Laura I. Gómez is one Latina who is taking Silicon Valley by storm. Find out why her work could change the face of business, too.
“Have you assessed your assets yet?” I asked, keeping myself from smiling a little at the alliteration. While I’d normally only do business with political candidates and organizations, occasionally I would do some management consulting for businesses. This was one of those moments, and the company in question was barely staying afloat.
The owner of the company looked at me, and started shuffling through the plastic spine bound financial reports in front of him, “Yes, we have accounts…”
“No. I know what’s on paper and in the bank,” I interrupted. “I mean your assets that keep your company running on a daily basis. Which of your employees are critically needed to stay in business?”
“All of them,” he said, as he watched me raise my eyebrows. “I guess…”
“You don’t know what you’re paying your employees to do, or whether or not you’re paying them too much, do you?”
He looked down at the table, and quietly said, “No, I don’t.”
The businessman was not a bad one, and I still wouldn’t describe him as incompetent. He was simply dealing with a temporary downturn in market niche, and needed to reassess how he operated his business. Management consultants might say that’s a common mistake, but honestly, it’s one they rely on to stay in business themselves. If every business owner and manager took a hard look at worker productivity on a monthly basis and acted on their findings, there would be virtually no need for consultants to help them streamline operations.
When I referred to employees as “assets,” it was also an intentional move. Too often employers do not view their workers in that way, and that includes from the point of hire through their entire time of employment. That means when someone is applying for a job, most potential employers do not look at the application materials as a brochure advertising a product to increase the value of the company as a whole. Part of the reason why they don’t is because many professionals in the human resources sector would say it’s dehumanizing. It definitely could be, if it was done in the wrong way. Right now, there is a new company in Silicon Valley which is selling the right way to do this.
Atipica is a software company founded by Laura I. Gómez, who was featured in USA Today. The feature was written because Gómez broke the glass ceiling (gender and race), by securing $2 million in venture capital for her company. Perhaps the bigger story is the fact that the software she’s developed could be used to get rid of that glass ceiling altogether in all industry.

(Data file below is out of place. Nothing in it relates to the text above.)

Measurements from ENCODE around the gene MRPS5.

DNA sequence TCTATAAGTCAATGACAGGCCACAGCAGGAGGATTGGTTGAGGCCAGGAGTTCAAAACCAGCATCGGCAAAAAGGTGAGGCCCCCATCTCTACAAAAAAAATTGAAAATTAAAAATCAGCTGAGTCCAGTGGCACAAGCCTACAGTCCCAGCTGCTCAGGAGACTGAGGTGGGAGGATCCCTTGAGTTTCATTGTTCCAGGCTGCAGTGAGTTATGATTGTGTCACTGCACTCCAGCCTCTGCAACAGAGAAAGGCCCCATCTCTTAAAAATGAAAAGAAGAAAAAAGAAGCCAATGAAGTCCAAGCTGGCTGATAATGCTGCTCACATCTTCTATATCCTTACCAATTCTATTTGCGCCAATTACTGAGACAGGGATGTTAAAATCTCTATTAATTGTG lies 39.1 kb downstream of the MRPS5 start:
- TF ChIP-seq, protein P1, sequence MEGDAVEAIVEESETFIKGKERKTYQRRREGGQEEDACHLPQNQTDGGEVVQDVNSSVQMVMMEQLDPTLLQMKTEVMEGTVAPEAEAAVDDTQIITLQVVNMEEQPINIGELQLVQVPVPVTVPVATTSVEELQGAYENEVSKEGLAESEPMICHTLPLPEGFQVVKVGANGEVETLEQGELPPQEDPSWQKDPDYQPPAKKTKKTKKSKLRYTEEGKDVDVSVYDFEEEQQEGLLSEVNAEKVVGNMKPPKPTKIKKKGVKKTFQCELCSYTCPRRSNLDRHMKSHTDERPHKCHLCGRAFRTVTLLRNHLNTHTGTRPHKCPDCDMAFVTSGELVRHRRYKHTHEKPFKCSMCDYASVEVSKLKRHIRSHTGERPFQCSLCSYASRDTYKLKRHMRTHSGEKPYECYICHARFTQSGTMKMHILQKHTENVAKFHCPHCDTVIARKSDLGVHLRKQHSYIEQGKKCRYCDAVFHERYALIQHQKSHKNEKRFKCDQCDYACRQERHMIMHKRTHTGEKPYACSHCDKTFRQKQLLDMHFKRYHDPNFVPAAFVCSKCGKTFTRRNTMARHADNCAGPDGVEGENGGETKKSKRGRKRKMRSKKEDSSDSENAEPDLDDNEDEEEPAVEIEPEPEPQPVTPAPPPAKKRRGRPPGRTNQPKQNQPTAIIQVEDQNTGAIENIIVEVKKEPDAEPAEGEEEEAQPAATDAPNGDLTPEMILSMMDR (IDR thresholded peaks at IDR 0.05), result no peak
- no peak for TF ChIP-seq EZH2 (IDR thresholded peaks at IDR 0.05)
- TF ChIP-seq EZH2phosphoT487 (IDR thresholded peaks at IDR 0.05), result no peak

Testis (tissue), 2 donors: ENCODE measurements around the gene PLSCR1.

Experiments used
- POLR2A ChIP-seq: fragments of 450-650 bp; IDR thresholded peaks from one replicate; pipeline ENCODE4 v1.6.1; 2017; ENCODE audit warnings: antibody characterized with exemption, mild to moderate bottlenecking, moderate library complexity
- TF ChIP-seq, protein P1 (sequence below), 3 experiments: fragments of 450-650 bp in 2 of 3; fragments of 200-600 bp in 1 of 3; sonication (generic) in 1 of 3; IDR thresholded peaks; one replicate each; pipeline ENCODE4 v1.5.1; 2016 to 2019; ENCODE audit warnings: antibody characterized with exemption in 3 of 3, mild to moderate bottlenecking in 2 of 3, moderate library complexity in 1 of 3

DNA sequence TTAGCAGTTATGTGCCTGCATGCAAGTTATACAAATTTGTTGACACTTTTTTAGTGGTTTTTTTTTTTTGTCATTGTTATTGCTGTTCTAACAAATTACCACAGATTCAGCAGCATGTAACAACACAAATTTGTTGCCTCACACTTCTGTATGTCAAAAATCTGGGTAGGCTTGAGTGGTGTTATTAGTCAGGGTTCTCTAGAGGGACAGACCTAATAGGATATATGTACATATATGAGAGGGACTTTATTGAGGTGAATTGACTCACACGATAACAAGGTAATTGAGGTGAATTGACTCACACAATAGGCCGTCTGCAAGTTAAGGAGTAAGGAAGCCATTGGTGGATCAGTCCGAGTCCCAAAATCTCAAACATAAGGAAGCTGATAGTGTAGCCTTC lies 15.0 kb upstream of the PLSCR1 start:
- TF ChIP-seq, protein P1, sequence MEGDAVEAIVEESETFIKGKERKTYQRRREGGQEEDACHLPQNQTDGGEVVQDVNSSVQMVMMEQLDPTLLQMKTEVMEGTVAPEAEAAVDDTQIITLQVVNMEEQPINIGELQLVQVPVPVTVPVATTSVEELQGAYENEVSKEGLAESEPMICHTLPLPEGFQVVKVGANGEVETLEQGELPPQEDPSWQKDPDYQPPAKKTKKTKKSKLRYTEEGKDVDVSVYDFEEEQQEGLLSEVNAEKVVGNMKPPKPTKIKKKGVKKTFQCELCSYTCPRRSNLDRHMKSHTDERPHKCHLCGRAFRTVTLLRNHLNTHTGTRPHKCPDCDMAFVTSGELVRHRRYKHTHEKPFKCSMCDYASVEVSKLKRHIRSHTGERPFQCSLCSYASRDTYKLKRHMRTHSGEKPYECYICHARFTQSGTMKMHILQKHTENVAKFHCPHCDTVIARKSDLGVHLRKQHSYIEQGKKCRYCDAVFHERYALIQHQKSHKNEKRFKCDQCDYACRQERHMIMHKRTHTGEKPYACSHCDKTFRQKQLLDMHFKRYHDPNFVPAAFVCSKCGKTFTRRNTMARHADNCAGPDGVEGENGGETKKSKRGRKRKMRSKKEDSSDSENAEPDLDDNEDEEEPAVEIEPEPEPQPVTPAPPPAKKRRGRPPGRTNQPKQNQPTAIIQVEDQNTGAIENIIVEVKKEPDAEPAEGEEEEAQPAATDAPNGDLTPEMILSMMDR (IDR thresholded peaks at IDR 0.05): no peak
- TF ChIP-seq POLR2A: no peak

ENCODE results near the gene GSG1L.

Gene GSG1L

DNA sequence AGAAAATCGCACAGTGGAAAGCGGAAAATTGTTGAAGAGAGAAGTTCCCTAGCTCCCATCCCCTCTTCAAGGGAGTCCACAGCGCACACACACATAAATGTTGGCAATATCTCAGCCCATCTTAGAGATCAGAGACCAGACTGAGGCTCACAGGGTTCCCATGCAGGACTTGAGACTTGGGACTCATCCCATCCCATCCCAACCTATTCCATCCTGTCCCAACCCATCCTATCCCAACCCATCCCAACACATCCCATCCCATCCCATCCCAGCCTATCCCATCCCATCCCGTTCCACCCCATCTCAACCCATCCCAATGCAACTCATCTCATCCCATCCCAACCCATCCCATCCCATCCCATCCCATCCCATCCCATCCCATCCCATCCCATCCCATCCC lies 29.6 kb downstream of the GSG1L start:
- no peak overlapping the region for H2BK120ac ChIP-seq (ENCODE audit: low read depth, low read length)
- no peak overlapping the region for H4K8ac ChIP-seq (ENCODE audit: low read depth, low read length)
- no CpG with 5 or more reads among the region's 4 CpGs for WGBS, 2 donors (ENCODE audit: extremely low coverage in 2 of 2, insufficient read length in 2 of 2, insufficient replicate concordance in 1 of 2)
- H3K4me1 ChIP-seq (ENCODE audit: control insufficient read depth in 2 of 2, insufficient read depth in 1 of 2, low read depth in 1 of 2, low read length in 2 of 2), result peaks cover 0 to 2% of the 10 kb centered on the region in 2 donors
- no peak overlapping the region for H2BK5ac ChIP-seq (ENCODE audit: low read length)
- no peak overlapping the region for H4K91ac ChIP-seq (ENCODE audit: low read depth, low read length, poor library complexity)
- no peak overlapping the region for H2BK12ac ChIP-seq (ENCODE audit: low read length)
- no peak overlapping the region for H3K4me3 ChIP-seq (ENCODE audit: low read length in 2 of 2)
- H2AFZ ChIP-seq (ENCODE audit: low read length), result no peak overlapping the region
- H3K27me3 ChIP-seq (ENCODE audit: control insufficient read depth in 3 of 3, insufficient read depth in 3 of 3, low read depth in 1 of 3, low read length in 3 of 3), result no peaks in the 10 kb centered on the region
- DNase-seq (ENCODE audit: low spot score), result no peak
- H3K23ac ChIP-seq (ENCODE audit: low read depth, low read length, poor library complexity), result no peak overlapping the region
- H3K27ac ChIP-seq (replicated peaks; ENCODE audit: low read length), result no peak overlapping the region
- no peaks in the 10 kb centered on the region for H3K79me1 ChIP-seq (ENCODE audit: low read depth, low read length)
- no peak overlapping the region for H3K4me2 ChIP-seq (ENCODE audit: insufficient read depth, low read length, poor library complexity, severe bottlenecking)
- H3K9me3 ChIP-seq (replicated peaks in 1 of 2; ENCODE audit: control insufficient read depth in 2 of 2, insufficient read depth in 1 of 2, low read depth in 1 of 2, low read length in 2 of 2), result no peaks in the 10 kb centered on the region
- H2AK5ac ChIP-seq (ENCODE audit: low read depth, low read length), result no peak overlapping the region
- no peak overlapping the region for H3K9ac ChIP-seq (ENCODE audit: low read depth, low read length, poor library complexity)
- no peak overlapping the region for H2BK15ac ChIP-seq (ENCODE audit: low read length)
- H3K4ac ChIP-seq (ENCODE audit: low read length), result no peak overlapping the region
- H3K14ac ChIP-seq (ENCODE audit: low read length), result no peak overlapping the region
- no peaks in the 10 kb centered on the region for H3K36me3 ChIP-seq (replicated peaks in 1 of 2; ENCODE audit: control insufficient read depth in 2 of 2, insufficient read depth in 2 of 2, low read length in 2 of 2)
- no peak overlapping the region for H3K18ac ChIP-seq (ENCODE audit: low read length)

The novel concept is focusing on skills, training, and competency when making hiring decisions – removing any other bias, and sorting through potential employee profiles based solely on what they can bring to a company. It’s also an idea that is desperately needed on the market today. In a sluggish economy, companies truly do need to focus on getting the best people for the jobs they need done, which isn’t accurately quantified when race, gender, and even educational history are given more attention than they deserve. A degree from the “right” school simply isn’t the same as actually having the skills and competencies that are required for a given job, and race or gender shouldn’t matter at all, either.
This software might be hailed by social justice activists, or it might fall flat, once they realize that it truly is focused on an applicant’s abilities as opposed to anything else. No matter what, Gómez didn’t just break through that barrier for herself. Her product has the potential to break barriers for many qualified workers who have been passed over for jobs over anything other than what really matters – having the skills needed to do the job well. Since Atipica has the potential to solve that problem, it’s time to focus on learning skills that are needed in the work force. It’s time for schools to start focusing on teaching skills, instead of just theories that have no use in the real world, outside of academia.